Sherrie R. Savett, Chair Emeritus of the Firm, Co-Chair of the Securities Litigation Department and Qui Tam/False Claims Act Department, and member of the Firm's Management Committee, has practiced in the areas of securities litigation and class actions since 1975.
Ms. Savett serves or has served as lead or co-lead counsel or as a member of the executive committee in a large number of important securities and consumer class actions in federal and state courts across the country, including:
Ms. Savett has helped establish several significant precedents. Among them is the holding (the first ever in a federal appellate court) that municipalities are subject to the anti-fraud provisions of SEC Rule 10b-5 under § 10(b) of the Securities Exchange Act of 1934, and that municipalities that issue bonds are not acting as an arm of the state and therefore are not entitled to immunity from suit in the federal courts under the Eleventh Amendment. Sonnenfeld v. City and County of Denver, 100 F.3d 744 (10th Cir. 1996).
In the U.S. Bioscience securities class action, a biotechnology case where critical discovery was needed from the federal Food and Drug Administration, the court ruled that the FDA may not automatically assert its administrative privilege to block a subpoena and may be subject to discovery depending on the facts of the case. In re U.S. Bioscience Secur. Litig., 150 F.R.D. 80 (E.D. Pa. 1993).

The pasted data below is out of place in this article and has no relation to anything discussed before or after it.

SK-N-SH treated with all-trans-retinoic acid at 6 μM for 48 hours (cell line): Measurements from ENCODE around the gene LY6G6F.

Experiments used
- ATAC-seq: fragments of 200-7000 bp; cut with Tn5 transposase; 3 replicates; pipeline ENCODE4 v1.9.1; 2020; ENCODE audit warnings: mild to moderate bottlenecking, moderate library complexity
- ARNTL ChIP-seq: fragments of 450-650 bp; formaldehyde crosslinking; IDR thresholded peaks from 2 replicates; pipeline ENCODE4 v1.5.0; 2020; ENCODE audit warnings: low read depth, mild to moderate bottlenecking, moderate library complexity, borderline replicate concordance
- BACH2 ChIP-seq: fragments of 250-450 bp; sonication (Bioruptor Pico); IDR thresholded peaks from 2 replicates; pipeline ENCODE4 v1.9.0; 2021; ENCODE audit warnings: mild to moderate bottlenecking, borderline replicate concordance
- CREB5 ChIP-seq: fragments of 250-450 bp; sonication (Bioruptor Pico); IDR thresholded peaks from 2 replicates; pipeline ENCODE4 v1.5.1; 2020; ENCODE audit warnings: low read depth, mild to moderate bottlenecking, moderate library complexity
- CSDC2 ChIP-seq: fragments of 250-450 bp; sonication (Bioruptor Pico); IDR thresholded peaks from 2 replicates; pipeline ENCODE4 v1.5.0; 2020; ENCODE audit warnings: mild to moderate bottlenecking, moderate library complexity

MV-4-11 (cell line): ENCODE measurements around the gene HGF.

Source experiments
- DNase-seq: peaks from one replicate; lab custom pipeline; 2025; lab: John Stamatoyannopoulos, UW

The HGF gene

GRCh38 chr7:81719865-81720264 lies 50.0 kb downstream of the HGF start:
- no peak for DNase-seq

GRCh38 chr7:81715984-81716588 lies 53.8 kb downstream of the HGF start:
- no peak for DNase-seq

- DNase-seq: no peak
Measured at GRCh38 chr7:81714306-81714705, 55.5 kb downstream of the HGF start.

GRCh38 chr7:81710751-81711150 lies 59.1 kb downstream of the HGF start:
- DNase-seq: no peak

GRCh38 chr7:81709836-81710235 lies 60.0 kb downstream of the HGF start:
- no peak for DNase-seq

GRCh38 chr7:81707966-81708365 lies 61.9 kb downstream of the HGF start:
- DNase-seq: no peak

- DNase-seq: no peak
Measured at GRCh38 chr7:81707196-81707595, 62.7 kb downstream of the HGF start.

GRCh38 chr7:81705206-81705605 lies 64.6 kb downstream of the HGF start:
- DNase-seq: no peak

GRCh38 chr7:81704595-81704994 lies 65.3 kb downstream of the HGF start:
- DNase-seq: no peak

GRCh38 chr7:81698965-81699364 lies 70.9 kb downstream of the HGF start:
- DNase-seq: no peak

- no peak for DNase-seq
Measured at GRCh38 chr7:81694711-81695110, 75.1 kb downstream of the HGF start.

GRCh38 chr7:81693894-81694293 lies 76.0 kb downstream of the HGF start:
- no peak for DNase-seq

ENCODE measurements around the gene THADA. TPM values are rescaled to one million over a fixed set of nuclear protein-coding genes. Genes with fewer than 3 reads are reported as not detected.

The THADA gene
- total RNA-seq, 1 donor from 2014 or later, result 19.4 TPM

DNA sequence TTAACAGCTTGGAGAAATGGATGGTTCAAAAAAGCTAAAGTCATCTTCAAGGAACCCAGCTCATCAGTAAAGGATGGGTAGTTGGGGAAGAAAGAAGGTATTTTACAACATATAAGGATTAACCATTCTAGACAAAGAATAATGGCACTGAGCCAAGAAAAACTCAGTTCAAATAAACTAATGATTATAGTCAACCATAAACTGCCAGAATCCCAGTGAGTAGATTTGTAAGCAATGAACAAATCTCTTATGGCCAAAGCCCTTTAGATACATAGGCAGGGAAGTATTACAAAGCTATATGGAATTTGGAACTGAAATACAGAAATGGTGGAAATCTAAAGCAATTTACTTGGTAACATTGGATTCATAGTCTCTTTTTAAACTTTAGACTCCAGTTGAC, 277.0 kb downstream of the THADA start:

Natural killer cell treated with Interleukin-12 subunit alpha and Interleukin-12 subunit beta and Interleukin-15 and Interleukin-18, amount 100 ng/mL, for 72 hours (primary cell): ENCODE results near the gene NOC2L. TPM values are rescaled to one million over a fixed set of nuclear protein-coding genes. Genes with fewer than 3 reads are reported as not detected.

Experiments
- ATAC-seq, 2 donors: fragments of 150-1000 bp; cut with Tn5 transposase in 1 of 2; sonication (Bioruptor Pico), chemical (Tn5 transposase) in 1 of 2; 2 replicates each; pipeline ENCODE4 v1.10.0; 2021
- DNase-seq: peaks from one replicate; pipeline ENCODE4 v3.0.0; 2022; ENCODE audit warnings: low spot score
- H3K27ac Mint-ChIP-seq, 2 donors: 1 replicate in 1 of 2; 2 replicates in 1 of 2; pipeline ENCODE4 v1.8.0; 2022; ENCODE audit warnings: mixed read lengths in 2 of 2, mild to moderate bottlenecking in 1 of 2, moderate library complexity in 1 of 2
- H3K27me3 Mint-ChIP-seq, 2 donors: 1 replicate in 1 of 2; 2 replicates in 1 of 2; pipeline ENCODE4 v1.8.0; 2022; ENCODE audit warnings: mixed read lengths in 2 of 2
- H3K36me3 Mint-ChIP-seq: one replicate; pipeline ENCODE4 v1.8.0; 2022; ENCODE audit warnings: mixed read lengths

In the CIGNA Corp. Securities Litigation, the Court denied defendants’ motion for summary judgment, holding that a plaintiff has a right to recover for losses on shares held at the time of a corrective disclosure and his gains on a stock should not offset his losses in determining legally recoverable damages. In re CIGNA Corp. Securities Litigation, 459 F. Supp. 2d 338 (E.D. Pa. 2006).
Additionally, Ms. Savett has become increasingly well-known in the area of consumer litigation, achieving a groundbreaking $24 million settlement in 2008 in the Menu Foods case brought by pet owners against manufacturers of allegedly contaminated pet food. (In re Pet Food Products Liability Litigation, MDL Docket No. 1850 (D.N.J. 2007). In the data breach area, she was co-lead counsel in In re TJX Retail Securities Breach Litigation, MDL Docket No. 1838 (D.Mass), the first very large data breach case where hackers stole personal information from 45 million consumers. The settlement, which became the template for future data breach cases, consisted of providing identity theft insurance to those whose social security or driver’s license numbers were stolen, a cash fund for actual damages and time spent mitigating the situation, and injunctive relief.
In the past decade, she has also actively worked in the False Claims Act arena. She was part of the team that litigated over more than a decade and settled the Average Wholesale Price qui tam cases, which collectively settled for more than $1 billion.